Freelancers receive payments from different companies, using different payment systems and many times that can involve different ways of transmitting the money. When you are paid, it is important to receive as much of your money as possible in a timely fashion.
To make sure payouts are meeting your needs, I suggest trying the $100 audit.
For the $100 audit, you must be willing to test different ways of receiving your money, willing to lose on a test, and have a payer willing to work with you on the adjustments.
The $100 payments audit
- Take a $100 payment (or similar) and run it through from your client to the payment processor to your pocket.
- Try it with 3 different options (for example: bank transfer, PayPal, cryptocurrency)
- Log your results, keeping in mind that variables may exist that impact your audit
Some sample money transmitting options to check
- Bank transfer
How the audit works
The best possible freelancer payment process would be to find out how your client handles the payment process at the time of your first work. This may be possible. For some, you may not be able to ask too many questions or want to get to know your client a little better before asking too many questions. This audit may be best with a company you are most comfortable with.
Most freelancer earnings are logged in a system somewhere. An individual project may involve an invoice shared with your client for a price that you determined. A group translation work might count your words and a tally shows the total amount you can expect to earn. Online interpreting companies typically accumulate minutes (and money) for monthly payouts. All produce an output for payout.
Your client will take these totals and move toward paying its freelancers. Some will handle it all themselves, offering options that suit you. Some will use third party options (like ProZ*Pay) that might ask you to enter your choice. Others will limit you to their preferred payout method (usually PayPal or bank transfer).
Any $100 audit needs to know how your earned $100 moves through this system.
Who pays the initial fees?
There will be a cost to move almost any payment from one account to another. Confirming who is paying those fees will be important for your audit. Some clients will expect you cover any fees for sending your money. Some will charge an amount that is above typical costs. Others will cover all fees on your behalf.
If your client does not cover the fees, you may want to find the least expensive way to receive your money. Some banking systems allow for inexpensive transactions such as countries within the European Union or from the United States to Canada. Other locations are expensive when banks are involved. In that case, you may want to test options like PayPal, Payoneer, Skrill or cryptocurrency.
If your client covers all fees, efficiency might be the biggest advantage.
What payout method becomes spendable the fastest?
A bank transfer can be tracked and often turned into cash quickly, however, payment rails for banks might be outdated and take days (weeks?) to reach locations.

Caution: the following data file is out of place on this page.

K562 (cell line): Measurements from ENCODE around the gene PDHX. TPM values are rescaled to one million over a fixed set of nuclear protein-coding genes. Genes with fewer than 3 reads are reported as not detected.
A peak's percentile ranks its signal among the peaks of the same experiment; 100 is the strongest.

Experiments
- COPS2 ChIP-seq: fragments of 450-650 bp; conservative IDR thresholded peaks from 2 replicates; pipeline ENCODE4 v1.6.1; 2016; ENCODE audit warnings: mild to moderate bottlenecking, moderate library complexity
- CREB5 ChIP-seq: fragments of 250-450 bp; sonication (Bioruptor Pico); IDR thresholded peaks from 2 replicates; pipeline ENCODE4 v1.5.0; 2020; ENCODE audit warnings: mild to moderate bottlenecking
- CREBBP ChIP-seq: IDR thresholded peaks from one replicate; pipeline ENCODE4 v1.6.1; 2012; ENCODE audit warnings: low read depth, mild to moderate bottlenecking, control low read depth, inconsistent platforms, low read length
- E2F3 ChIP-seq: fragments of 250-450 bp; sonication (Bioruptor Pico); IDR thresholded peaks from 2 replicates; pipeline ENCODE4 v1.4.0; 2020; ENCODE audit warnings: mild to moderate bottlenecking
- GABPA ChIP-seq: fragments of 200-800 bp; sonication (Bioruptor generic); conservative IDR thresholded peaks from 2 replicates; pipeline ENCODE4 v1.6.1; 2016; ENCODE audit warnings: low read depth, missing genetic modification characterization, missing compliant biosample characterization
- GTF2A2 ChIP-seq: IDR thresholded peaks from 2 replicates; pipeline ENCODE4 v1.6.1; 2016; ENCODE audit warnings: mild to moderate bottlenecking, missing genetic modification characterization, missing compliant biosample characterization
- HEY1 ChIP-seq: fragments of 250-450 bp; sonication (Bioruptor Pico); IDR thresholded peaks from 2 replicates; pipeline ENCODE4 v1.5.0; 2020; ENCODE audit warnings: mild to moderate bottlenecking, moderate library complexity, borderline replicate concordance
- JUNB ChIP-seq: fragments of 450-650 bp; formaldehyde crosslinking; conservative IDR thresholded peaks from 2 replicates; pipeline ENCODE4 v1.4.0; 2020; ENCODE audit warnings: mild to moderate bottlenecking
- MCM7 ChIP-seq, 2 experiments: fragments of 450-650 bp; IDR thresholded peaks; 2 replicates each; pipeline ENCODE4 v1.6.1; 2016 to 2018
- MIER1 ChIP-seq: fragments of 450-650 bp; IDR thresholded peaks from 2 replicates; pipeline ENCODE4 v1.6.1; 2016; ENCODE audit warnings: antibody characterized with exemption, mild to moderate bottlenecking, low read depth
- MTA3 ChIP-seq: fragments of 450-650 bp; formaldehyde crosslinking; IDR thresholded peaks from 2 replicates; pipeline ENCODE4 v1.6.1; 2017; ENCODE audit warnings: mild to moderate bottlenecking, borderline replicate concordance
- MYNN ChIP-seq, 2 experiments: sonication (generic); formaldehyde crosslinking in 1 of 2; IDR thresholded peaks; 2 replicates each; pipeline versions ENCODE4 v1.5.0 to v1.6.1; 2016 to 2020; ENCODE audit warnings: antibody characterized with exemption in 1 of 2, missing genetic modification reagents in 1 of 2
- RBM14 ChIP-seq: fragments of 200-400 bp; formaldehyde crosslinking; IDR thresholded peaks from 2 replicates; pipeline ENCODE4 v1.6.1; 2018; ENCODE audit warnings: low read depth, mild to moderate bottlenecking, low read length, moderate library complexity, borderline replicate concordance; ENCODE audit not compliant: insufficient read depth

PayPal typically moves immediately from the payer to the payee, but some areas have more trouble getting money out of a PayPal account into a bank.
Payoneer offers a similar service that allows fast money transfer or places money directly on a card.
Cryptocurrency may be immediate, but limitations could be placed on your cash out options. Again, the audit is important to test what works best for you and your situation.
Keep an eye on invisible fees
An audit should help show any invisible fees in the process.
One may involve currency conversion. Do you receive money in USD, EUR, local currency? Is there a currency conversion on the way? Does it happen twice? Even though your client may cover fees, their money transmitter may need to convert currency.
Typically there is a spread on the conversion that does not work in your favor. You may see that EUR and USD are 1:1 when typing into Google, but those involved with converting the currency would typically take a small portion of that money. Most money transmitters will try to help you avoid this as much as possible, but it will exist... and this happens with cryptocurrency too.
Bank landing or correspondent fees might also be added.
Sometimes banks add a fee to handle an international payment into your account. This could also happen with services such as PayPal depending on how the money is sent. Keep an eye out for these fees.
Taxes and other government fees might be added. Some countries tax all international payments. Others choose to get involved with that currency exchange rate. Know that money earned through employment might be subject to additional income taxes - so keep that in mind as part of your audit as well.
These are a few of many factors that may impact your money.
Log your results
As part of the $100 audit, be sure to keep track of your results.
How much arrived in your bank? How long did it take?
In the end, your situation is going to be the most important to you. An audit might help you become an expert and keep more of your earned money. Unfortunately, you cannot control all the variables, every time, but when you do have the choice or the opportunity to advocate for options that suit your situation the best, the $100 audit should help you choose the best option.
This blog post builds off a presentation on "Getting paid with cryptocurrency" created for International Translation Day 2022.